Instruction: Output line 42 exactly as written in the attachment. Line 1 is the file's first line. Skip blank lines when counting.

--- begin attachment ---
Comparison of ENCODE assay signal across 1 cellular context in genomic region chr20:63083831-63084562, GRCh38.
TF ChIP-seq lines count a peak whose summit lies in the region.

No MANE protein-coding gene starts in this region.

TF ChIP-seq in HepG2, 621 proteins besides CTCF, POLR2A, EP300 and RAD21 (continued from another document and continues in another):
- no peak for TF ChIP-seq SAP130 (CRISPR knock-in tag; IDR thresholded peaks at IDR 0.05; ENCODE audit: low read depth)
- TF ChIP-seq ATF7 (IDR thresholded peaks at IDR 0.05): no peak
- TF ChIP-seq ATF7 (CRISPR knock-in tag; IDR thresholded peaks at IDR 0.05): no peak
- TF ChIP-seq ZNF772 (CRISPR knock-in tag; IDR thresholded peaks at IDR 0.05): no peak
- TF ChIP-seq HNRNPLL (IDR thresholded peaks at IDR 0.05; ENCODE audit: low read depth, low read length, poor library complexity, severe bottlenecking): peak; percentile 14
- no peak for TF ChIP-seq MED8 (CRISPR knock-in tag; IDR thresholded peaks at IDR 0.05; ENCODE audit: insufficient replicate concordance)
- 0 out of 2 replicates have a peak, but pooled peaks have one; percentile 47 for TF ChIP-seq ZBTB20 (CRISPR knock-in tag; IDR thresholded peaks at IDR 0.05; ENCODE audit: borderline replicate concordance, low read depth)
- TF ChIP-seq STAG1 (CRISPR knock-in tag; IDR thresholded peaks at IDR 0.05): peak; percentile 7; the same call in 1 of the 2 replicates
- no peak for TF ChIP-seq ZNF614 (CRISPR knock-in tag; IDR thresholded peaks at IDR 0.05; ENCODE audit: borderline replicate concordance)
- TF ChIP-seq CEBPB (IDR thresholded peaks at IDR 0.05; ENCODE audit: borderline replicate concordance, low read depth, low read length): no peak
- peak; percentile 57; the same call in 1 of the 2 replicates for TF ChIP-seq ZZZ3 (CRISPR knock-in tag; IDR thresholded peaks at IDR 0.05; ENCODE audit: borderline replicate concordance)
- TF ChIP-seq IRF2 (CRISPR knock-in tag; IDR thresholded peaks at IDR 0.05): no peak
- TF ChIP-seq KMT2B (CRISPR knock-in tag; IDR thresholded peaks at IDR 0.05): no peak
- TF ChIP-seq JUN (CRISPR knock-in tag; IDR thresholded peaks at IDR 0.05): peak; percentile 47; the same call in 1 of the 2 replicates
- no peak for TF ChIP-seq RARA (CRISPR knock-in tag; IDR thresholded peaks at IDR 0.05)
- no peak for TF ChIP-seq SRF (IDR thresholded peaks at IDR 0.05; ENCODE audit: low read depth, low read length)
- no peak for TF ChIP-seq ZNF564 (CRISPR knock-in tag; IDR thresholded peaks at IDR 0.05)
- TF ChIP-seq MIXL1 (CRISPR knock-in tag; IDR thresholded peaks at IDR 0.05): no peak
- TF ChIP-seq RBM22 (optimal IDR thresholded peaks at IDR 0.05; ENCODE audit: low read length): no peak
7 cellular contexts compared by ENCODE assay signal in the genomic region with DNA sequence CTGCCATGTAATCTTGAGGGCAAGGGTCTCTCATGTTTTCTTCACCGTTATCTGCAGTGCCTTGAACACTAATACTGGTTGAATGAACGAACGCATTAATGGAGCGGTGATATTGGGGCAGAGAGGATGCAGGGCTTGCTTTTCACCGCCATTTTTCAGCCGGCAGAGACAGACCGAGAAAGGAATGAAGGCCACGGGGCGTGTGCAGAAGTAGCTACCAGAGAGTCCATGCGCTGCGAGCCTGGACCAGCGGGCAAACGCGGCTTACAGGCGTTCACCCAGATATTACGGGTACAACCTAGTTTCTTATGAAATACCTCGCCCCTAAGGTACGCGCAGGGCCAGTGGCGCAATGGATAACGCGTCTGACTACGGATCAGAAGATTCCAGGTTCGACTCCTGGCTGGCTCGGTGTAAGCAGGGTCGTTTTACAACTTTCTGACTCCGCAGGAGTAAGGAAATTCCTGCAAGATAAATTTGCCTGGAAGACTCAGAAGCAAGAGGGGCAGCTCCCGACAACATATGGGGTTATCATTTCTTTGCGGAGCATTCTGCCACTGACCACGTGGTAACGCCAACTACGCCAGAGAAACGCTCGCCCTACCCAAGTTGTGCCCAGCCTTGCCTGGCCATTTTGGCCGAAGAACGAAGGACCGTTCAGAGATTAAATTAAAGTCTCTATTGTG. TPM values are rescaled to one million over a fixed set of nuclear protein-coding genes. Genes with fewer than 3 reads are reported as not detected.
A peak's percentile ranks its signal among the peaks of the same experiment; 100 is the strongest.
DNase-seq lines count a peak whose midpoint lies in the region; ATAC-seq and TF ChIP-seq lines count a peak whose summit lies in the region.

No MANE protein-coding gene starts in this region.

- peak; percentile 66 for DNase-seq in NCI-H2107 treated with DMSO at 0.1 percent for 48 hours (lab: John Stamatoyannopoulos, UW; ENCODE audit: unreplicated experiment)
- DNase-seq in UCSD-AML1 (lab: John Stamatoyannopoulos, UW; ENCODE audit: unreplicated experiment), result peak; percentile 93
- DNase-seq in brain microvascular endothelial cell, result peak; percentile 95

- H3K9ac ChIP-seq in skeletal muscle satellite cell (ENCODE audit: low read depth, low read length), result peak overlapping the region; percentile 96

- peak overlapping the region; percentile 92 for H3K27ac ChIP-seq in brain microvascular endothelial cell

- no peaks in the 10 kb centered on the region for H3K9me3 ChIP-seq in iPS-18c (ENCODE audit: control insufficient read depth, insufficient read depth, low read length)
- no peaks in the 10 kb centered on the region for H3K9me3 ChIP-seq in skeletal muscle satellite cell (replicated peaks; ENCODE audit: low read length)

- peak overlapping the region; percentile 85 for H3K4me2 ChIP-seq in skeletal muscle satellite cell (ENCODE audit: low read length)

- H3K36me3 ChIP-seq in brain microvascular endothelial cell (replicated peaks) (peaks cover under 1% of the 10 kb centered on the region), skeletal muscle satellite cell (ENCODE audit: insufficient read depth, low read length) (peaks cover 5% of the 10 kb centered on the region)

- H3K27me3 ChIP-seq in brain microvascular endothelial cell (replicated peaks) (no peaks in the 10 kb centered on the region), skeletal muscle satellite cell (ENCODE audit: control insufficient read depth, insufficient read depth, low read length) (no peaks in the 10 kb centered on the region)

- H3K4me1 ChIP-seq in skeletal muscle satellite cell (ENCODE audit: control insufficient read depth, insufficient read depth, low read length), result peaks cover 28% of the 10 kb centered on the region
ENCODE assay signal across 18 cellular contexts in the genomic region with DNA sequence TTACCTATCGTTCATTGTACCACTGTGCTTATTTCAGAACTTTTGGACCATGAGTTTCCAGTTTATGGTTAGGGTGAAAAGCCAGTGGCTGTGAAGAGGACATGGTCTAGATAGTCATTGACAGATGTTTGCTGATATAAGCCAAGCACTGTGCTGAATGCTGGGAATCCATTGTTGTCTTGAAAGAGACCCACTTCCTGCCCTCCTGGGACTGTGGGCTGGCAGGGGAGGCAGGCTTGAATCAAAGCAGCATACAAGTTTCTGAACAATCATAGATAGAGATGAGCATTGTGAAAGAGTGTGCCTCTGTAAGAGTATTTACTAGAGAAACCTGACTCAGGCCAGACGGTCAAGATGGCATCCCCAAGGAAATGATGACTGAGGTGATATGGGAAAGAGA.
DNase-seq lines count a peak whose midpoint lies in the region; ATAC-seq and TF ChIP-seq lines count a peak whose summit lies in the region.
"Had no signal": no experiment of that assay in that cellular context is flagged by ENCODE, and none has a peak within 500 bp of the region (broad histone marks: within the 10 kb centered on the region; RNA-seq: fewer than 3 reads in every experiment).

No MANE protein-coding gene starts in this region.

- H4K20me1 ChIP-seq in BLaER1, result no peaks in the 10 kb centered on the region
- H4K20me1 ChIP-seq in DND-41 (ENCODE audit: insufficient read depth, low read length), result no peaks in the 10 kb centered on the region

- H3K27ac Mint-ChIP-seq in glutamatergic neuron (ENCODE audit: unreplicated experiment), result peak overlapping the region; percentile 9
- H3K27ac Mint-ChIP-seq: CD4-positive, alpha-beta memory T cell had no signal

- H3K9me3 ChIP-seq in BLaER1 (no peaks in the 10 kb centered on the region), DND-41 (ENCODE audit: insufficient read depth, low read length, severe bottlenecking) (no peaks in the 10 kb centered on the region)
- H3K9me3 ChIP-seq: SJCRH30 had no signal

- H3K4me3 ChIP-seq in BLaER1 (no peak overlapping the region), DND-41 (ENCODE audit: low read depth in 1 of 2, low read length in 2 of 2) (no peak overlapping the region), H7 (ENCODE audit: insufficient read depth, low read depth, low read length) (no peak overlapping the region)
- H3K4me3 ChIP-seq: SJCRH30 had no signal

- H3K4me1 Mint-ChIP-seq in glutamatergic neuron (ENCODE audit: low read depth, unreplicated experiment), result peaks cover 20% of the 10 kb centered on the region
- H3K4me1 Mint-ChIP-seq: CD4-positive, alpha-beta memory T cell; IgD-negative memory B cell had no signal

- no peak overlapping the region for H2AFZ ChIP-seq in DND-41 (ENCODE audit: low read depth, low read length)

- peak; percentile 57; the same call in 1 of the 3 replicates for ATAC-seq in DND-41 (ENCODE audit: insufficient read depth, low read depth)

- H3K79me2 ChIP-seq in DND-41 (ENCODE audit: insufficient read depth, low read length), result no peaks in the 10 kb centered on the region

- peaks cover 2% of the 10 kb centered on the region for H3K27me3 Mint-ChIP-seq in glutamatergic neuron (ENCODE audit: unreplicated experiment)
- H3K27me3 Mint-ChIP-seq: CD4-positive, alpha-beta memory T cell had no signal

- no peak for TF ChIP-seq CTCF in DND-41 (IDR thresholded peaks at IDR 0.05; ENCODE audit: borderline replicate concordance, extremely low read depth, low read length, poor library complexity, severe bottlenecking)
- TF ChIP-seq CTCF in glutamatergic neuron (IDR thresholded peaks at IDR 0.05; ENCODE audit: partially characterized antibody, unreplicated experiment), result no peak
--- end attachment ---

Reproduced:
No MANE protein-coding gene starts in this region.